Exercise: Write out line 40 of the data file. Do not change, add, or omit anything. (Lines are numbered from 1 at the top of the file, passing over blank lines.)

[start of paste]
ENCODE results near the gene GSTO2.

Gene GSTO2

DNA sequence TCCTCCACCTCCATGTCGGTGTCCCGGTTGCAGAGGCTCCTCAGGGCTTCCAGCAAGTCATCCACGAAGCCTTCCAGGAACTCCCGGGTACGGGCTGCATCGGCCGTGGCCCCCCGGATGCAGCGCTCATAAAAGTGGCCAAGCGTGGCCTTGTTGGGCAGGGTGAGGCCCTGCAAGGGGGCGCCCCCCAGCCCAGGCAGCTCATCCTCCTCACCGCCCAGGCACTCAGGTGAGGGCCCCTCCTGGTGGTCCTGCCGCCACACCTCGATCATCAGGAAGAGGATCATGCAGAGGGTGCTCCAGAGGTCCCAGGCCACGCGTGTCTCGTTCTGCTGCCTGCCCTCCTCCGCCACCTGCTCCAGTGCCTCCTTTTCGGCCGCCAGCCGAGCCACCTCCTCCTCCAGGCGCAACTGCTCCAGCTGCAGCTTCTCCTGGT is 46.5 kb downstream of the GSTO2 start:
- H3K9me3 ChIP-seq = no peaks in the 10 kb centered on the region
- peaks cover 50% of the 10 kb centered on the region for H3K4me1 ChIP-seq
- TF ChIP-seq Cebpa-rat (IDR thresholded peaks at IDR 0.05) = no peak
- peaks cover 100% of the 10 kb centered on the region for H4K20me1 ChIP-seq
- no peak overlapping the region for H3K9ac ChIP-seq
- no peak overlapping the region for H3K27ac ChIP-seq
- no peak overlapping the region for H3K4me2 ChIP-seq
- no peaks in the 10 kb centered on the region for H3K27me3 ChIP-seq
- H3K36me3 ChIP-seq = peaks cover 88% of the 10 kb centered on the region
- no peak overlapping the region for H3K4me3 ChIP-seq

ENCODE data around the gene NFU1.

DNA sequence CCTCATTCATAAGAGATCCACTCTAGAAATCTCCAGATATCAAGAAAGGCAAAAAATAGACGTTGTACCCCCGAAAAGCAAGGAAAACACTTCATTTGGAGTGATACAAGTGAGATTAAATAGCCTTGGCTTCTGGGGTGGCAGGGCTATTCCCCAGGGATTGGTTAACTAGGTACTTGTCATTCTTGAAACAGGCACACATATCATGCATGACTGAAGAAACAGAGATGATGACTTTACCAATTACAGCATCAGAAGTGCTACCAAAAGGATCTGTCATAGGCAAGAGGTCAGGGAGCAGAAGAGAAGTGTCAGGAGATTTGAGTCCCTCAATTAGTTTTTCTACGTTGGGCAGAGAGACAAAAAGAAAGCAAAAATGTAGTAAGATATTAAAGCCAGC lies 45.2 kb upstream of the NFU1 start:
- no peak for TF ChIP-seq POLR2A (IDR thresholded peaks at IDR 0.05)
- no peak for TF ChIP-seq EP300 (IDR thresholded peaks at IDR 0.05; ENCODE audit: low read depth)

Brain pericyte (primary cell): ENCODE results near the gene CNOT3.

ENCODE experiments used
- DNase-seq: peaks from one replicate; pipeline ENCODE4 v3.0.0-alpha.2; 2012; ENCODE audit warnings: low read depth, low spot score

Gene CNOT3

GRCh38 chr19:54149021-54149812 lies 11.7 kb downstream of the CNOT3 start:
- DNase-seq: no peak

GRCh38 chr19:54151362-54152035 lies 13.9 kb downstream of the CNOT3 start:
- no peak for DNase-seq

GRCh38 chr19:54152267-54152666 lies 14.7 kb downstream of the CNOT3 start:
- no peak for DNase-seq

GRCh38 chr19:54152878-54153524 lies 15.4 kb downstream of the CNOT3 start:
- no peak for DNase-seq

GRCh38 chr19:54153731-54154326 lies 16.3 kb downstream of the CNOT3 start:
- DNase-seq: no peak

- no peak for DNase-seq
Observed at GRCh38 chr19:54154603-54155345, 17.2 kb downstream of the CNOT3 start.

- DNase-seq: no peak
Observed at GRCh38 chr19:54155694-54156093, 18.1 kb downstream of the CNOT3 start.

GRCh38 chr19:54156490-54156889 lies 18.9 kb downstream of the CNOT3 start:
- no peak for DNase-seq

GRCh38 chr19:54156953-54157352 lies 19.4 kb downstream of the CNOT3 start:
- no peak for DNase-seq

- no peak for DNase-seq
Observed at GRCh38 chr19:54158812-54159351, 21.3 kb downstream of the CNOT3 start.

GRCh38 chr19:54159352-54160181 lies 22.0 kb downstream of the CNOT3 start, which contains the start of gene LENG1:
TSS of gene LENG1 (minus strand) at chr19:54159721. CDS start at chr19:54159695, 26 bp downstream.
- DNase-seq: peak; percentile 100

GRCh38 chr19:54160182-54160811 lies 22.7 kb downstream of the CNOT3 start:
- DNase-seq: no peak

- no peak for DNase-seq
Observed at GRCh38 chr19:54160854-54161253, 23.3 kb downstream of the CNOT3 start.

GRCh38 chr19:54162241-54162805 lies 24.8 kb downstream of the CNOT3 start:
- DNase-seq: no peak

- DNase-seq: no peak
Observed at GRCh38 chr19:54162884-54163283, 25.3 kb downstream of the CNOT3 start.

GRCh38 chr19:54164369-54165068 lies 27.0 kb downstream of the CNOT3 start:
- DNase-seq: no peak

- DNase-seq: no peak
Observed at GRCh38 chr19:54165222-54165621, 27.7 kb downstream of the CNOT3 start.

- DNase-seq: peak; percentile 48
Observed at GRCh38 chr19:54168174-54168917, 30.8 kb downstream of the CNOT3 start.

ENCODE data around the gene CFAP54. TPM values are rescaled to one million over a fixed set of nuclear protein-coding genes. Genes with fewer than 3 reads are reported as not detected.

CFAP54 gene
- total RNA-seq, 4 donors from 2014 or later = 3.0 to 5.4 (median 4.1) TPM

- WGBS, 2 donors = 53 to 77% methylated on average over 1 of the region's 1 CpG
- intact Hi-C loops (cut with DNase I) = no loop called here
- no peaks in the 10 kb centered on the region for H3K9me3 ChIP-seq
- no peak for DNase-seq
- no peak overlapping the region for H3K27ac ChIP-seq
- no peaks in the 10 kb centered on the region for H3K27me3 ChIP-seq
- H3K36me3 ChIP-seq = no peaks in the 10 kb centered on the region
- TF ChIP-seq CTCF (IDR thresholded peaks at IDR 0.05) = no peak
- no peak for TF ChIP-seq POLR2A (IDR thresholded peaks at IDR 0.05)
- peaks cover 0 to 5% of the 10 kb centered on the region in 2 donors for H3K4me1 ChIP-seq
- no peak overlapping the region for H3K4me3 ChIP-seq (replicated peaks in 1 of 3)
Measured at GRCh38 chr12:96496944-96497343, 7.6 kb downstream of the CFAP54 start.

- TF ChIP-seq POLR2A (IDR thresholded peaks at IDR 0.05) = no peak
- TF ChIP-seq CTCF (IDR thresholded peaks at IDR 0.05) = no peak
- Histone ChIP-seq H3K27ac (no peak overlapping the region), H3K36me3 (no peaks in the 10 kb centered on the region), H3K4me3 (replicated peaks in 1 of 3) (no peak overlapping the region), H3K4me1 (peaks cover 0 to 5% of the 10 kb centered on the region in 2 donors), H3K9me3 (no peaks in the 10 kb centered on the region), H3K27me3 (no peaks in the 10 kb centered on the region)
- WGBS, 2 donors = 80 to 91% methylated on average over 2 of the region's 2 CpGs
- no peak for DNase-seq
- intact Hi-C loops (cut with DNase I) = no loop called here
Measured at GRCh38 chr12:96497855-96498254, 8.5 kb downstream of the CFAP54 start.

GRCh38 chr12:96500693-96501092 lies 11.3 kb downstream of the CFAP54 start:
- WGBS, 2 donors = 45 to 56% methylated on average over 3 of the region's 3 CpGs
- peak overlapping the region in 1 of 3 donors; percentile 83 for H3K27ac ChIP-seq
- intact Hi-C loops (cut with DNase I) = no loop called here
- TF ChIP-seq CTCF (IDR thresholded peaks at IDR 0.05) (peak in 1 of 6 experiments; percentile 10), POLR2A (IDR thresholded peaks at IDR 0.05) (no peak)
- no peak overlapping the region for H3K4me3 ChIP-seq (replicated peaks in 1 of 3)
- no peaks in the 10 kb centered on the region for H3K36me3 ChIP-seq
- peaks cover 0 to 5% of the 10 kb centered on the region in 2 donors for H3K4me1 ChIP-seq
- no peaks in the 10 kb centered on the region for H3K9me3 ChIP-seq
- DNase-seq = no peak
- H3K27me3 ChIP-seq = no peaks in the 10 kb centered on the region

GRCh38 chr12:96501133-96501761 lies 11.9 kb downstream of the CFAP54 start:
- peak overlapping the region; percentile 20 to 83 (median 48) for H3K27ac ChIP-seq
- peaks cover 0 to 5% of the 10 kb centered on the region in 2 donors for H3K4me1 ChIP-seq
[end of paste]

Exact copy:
- no peak for DNase-seq